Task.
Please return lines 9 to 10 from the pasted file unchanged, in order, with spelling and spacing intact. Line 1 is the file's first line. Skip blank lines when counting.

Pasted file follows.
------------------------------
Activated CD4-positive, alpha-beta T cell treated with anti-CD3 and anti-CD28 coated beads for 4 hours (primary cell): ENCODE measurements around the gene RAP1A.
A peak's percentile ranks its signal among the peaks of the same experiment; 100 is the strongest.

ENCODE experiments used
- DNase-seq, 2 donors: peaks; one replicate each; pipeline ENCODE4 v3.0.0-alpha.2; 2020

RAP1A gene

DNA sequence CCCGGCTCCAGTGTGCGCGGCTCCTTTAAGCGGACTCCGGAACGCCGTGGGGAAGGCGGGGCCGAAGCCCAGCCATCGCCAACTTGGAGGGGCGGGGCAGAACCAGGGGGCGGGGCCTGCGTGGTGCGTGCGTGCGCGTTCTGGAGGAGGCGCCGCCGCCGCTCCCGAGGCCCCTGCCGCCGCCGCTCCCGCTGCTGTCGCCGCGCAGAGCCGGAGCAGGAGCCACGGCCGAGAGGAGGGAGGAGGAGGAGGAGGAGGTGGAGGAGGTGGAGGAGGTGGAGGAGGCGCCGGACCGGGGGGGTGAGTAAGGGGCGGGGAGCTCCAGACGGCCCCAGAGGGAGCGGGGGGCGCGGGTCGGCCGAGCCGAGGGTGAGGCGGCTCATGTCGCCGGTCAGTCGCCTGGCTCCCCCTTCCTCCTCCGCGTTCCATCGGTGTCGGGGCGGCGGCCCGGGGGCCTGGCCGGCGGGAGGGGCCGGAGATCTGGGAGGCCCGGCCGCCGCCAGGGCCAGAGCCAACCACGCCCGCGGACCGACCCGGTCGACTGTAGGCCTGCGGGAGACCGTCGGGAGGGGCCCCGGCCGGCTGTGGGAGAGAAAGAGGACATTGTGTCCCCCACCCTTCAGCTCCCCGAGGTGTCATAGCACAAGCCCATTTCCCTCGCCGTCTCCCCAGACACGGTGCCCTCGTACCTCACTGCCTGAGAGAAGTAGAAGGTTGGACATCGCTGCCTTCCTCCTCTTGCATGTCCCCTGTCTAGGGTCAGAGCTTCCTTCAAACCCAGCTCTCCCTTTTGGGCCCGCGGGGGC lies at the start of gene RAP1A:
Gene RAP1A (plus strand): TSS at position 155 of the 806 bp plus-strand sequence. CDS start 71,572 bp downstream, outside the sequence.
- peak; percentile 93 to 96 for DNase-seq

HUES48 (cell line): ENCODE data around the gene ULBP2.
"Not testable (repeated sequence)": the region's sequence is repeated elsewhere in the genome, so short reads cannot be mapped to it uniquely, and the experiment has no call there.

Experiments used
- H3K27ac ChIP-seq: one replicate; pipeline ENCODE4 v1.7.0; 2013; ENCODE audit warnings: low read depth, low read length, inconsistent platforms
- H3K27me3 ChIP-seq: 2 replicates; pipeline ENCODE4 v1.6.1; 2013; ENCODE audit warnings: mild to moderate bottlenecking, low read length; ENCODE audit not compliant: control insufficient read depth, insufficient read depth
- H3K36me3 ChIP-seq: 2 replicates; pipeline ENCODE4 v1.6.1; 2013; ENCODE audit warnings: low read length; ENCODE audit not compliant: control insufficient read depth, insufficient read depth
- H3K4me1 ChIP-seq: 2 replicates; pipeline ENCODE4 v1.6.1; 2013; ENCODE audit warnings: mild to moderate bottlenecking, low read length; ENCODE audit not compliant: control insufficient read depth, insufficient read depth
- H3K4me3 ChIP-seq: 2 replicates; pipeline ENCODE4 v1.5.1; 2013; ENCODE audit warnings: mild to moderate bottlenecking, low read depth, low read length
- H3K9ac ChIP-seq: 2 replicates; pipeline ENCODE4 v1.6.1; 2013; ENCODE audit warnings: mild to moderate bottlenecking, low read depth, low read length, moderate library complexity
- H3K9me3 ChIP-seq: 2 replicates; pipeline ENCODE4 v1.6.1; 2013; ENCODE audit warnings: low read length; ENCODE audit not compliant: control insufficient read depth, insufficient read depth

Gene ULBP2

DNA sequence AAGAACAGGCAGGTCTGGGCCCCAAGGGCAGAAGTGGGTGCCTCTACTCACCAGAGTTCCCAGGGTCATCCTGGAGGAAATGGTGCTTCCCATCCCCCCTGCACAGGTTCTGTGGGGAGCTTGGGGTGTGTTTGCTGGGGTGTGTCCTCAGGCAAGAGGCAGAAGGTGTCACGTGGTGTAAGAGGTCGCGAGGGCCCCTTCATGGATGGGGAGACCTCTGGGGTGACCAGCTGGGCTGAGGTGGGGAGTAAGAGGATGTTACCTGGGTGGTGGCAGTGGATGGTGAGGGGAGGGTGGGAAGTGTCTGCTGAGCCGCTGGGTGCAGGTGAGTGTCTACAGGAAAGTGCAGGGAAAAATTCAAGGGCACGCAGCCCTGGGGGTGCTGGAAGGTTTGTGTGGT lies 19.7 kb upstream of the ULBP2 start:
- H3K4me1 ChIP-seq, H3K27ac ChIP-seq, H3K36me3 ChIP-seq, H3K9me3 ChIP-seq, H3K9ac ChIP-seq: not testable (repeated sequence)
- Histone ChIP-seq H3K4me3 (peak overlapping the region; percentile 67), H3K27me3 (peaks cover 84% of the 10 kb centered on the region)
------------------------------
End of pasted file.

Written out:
HUES48 (cell line): ENCODE data around the gene ULBP2.
"Not testable (repeated sequence)": the region's sequence is repeated elsewhere in the genome, so short reads cannot be mapped to it uniquely, and the experiment has no call there.